This Sunday’s Greek elections should be center stage for most markets. Keep in mind that it’s not uncommon that whatever the initial reactions are to the news end up reversing not soon after.

U.S. Stock Market – Torn between poor overall fundamentals (and of course Europe) and the belief another FED QE is a sure-fire major plus, the market is (and should remain for a while) quite volatile.

U.S. Bonds – After a very long wait, I finally established a short position in Treasuries in my “Tracking List”. Because another QE is still quite possible and the economy is in the crapper yet again, I didn’t take leverage short positions. I most likely will if and when QE is enacted and we make new lows in yields (around 1.25% on the 10-yr T-Bond).

U.S. Dollar – We know there’s a record short Euro position for many weeks now. The news has only been bad and could be perceived horrific come Monday morning. Yet, the Euro has found major support around 1.25 to the U.S Dollar. If whatever takes place in Greece doesn’t cause a sell off towards $1.20, we could see a dramatic short squeeze. Longer term the U.S. dollar is toast.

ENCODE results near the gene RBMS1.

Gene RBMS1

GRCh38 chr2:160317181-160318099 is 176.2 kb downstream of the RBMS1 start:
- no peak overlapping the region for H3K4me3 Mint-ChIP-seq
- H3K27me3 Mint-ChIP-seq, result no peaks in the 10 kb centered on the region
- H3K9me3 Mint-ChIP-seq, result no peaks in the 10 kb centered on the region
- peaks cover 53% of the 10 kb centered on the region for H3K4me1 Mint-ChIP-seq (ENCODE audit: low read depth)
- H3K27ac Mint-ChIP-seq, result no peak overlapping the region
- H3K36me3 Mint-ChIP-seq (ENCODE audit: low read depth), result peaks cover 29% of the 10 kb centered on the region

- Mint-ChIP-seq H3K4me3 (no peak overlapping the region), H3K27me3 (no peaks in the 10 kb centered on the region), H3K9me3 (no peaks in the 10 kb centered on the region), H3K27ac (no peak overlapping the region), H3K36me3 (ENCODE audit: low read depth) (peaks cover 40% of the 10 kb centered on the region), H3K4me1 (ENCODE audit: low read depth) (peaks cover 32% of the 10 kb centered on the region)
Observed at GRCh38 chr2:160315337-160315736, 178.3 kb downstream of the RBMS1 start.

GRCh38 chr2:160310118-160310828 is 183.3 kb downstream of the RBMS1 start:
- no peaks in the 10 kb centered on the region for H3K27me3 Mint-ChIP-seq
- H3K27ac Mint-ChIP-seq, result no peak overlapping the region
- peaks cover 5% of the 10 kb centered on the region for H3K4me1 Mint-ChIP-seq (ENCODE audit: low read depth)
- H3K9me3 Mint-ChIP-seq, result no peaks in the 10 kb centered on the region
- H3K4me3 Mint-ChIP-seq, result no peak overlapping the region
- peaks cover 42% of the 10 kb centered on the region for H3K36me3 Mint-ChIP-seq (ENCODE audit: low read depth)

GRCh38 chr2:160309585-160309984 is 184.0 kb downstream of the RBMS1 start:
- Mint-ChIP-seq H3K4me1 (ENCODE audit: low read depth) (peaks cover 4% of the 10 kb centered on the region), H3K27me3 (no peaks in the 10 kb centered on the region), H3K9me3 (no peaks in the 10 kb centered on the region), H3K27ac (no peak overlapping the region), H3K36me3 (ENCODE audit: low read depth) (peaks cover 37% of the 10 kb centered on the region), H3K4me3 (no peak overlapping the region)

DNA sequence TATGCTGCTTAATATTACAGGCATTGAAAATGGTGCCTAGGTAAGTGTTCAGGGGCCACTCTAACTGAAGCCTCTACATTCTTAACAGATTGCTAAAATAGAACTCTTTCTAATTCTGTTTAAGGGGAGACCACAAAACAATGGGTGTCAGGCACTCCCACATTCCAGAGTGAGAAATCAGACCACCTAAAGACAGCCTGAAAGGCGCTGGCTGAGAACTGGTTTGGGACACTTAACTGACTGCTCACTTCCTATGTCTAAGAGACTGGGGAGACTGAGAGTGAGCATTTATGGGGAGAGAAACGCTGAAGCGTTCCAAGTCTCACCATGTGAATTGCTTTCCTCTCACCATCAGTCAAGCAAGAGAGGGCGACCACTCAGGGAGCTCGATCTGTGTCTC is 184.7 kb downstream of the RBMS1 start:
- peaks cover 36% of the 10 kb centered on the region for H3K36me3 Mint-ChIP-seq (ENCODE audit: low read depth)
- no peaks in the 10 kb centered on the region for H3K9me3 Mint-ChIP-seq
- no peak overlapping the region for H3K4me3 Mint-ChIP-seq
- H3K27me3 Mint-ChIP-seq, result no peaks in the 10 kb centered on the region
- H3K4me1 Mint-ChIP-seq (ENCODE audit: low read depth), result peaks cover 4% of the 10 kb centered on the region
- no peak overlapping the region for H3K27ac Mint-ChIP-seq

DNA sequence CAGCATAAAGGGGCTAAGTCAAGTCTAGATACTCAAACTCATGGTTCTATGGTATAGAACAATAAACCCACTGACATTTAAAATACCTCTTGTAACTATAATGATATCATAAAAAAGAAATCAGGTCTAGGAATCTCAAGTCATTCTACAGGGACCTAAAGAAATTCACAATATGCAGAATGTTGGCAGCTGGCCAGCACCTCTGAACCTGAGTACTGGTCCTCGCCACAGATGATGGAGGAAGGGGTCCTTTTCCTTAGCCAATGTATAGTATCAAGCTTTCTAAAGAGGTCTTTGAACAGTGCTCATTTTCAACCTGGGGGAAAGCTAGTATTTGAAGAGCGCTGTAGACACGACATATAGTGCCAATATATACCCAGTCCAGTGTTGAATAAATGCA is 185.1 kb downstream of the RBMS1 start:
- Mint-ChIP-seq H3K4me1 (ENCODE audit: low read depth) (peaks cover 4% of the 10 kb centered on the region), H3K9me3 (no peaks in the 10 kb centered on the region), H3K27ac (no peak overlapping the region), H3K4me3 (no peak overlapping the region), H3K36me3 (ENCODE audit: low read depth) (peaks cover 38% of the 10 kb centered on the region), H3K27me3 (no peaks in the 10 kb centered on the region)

Gold – Hello boatload of bears? Whatever happened to your sell-off? Despite almost daily bear raids in the paper market, the gold price is moving higher, not lower. Hmm…. Two closes above $1,700 and its curtains for the bears – again!

Oil and Natural Gas – Eying getting long oil but holding out to see if $75 can be tested. Natural gas remains an avoid.

Junior Resource Stocks – Sucks! Any questions? The only good news the sucking may finally be getting behind us.


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Timing & trends

Fear of a dollar collapse will make the Chinese the biggest buyers of gold this year

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Posted by Peter Cooper - Resource Investor

on Thursday, 14 June 2012 08:52

 

China is widely expected to overtake India as the world’s biggest consumer of gold this year with gold purchases rising by 10 per cent, according to the leading Chinese bank ICBC. Why?